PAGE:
Guitar Of The Month – October, 2018

Written by: Kevin Strom On: Nov 6th, 2018

Congratulations goes out to Jarod Cowen for his guitar build, to earn him Guitar of the Month for October 2018.

Jarod used our TBBK-1 bass guitar kit, to create his bass guitar.

“This bass all started with my brother.  He wanted a custom bass that would be eye catching and different.  There wasn’t any one thing in particular that inspired the build, but we both have always liked things that look a tad sinister and evil. 

About the time he bought the kit, I had just finished building a Lichtenburg wood burner which uses high voltage to shock wood creating unique burn patterns on the surface of wood, and I was eager to use it.  My brother was skeptical at first, but once we tried it out on a few 2×4’s he was sold on the idea.  His only real request was that he wanted it green. Everything else on the bass just sort of came together as we went.  

The finish took me about a month of trial and error to get it how I wanted it.  I started by sanding the sealer off of the body and neck and then I wet the wood with salt water to make it more conductive and shocked it with my lichtenburg wood burner in the spots I wanted to be burned.  I used about 4 or 5 coats of some stuff I found at Michael’s called FolkArt Venom ultra dye.  For the back of the neck and sides of the body I used a whole can of black aerosol lacquer.  For the sunburst edge I used translucent black aerosol lacquer.  The most time consuming part was the nitrocellulose clear lacquer.  I would put on a coat, wait two days, and then finely sand it.  I don’t remember how many coats I did but I used two whole cans.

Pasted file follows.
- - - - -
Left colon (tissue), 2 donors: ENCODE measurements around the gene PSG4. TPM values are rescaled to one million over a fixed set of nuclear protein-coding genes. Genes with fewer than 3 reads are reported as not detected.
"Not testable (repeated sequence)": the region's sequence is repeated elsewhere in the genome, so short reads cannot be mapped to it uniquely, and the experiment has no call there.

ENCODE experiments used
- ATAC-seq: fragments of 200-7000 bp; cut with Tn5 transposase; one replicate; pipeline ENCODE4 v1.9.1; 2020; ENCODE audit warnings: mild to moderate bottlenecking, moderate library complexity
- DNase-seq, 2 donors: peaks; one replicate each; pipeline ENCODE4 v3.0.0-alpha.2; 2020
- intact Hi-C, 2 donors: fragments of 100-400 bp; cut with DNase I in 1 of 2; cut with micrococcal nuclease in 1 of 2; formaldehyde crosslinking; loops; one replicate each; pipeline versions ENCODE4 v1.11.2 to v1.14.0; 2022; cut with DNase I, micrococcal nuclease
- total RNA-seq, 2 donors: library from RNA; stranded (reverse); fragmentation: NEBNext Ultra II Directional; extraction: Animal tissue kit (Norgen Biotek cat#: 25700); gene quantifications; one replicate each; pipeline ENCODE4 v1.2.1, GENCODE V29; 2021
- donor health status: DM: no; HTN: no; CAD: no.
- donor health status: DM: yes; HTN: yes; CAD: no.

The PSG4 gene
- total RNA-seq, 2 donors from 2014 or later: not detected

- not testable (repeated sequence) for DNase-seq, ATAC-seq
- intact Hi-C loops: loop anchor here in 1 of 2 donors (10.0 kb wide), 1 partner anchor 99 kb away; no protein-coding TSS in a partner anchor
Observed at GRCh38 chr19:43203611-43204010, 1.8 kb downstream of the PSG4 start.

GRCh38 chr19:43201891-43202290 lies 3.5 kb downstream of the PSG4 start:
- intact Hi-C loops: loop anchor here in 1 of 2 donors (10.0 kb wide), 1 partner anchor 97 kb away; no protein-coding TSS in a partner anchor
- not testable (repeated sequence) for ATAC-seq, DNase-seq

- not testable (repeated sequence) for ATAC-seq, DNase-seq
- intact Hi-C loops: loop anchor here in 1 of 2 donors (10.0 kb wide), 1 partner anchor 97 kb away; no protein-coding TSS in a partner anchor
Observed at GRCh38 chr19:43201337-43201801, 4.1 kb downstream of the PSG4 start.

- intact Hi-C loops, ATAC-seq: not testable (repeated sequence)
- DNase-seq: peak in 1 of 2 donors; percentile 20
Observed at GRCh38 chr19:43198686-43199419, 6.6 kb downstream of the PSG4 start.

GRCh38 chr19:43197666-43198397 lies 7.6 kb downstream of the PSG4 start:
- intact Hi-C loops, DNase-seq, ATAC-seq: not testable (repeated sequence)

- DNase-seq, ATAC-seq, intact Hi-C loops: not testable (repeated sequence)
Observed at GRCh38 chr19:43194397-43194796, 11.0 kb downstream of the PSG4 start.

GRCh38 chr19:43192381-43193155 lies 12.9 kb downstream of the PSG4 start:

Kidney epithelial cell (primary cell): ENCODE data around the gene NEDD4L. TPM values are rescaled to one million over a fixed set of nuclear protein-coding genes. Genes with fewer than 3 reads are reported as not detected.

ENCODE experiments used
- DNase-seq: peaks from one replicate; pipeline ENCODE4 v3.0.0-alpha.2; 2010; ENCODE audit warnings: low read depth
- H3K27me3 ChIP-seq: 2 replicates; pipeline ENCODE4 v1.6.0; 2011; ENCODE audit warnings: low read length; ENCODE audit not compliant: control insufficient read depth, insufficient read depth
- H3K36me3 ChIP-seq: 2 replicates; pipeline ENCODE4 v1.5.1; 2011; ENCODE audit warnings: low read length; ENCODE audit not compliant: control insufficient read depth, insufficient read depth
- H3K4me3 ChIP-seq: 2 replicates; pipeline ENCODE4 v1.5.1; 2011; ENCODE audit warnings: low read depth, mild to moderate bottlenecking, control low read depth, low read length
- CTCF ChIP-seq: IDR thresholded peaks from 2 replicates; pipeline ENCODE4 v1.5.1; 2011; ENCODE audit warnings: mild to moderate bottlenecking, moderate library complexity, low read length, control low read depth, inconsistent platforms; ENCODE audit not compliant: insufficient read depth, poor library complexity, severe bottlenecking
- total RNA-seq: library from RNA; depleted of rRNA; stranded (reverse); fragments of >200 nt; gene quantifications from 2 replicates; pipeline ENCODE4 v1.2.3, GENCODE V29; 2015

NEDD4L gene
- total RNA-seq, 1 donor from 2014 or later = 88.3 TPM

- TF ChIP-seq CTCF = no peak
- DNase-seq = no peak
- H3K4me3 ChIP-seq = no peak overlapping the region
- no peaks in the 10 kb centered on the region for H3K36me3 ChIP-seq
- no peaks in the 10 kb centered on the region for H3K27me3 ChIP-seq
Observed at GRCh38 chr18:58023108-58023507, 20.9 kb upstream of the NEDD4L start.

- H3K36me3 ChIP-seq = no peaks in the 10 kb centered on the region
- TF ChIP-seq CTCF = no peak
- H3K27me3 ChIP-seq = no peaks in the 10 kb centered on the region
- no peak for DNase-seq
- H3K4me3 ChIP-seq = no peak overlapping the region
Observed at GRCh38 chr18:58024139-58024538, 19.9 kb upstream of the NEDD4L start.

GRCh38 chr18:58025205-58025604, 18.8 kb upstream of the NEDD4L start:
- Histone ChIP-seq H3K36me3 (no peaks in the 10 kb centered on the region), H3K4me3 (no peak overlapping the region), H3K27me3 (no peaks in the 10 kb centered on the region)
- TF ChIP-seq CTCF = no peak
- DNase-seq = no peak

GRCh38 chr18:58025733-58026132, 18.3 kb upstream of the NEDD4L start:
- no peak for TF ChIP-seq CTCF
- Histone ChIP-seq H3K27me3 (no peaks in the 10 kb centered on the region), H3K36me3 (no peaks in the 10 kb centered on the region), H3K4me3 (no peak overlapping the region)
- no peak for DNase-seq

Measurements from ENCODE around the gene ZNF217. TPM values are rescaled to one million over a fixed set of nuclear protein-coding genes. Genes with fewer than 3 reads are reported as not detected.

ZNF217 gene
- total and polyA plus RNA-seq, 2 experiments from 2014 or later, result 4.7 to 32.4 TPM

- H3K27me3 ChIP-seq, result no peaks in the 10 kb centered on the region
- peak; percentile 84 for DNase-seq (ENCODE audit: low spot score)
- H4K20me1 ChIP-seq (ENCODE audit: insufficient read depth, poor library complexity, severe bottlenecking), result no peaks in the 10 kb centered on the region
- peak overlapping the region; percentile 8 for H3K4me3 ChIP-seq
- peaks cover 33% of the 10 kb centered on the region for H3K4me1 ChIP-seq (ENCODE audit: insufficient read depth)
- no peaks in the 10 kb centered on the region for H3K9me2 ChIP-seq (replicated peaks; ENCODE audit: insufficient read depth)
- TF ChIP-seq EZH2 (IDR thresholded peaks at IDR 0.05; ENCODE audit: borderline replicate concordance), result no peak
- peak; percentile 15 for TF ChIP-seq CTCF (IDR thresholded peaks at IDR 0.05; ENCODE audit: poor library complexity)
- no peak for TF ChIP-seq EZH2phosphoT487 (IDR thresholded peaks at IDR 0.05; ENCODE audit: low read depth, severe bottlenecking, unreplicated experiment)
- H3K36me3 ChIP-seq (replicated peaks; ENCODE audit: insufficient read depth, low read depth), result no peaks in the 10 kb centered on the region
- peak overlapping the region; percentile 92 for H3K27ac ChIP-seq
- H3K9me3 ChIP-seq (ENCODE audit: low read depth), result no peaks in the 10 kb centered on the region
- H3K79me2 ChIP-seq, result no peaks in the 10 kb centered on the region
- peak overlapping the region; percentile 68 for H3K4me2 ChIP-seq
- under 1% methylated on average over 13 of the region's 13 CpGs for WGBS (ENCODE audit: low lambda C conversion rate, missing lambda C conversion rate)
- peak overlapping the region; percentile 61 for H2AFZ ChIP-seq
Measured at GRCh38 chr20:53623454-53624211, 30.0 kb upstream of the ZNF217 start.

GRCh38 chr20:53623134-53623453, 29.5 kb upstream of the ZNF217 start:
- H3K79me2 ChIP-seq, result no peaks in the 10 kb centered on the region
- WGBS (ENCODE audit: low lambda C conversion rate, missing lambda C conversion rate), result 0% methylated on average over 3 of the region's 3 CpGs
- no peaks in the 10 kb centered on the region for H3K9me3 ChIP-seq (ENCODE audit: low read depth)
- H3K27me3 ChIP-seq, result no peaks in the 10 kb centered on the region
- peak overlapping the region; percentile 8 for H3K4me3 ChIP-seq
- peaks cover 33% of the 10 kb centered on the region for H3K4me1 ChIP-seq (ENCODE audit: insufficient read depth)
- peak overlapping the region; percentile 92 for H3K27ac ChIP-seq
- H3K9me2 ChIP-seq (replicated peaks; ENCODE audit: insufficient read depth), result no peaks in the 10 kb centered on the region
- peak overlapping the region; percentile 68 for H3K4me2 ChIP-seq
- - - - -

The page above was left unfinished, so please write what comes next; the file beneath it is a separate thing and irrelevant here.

The last step was polishing it, and for that I used a cheap car polishing kit I got off amazon.  I used a nitrocellulose lacquer for the clear coat, so hopefully it will age and look even more sinister with time.  I got the idea for the eyeball knobs from a picture of a guitar I saw when I was googling custom guitars.  We had the pickguard painted by a local pinstriping artist (JC Kustoms).  After it was all finished we named it the Frankenbass, because what really brought it to life was shocking it. 

It was definitely a learning experience for me.  I’m excited to build my next kit, and hopefully will be as appealing as this one has turned out to be.”

-Jarod Cowen

 

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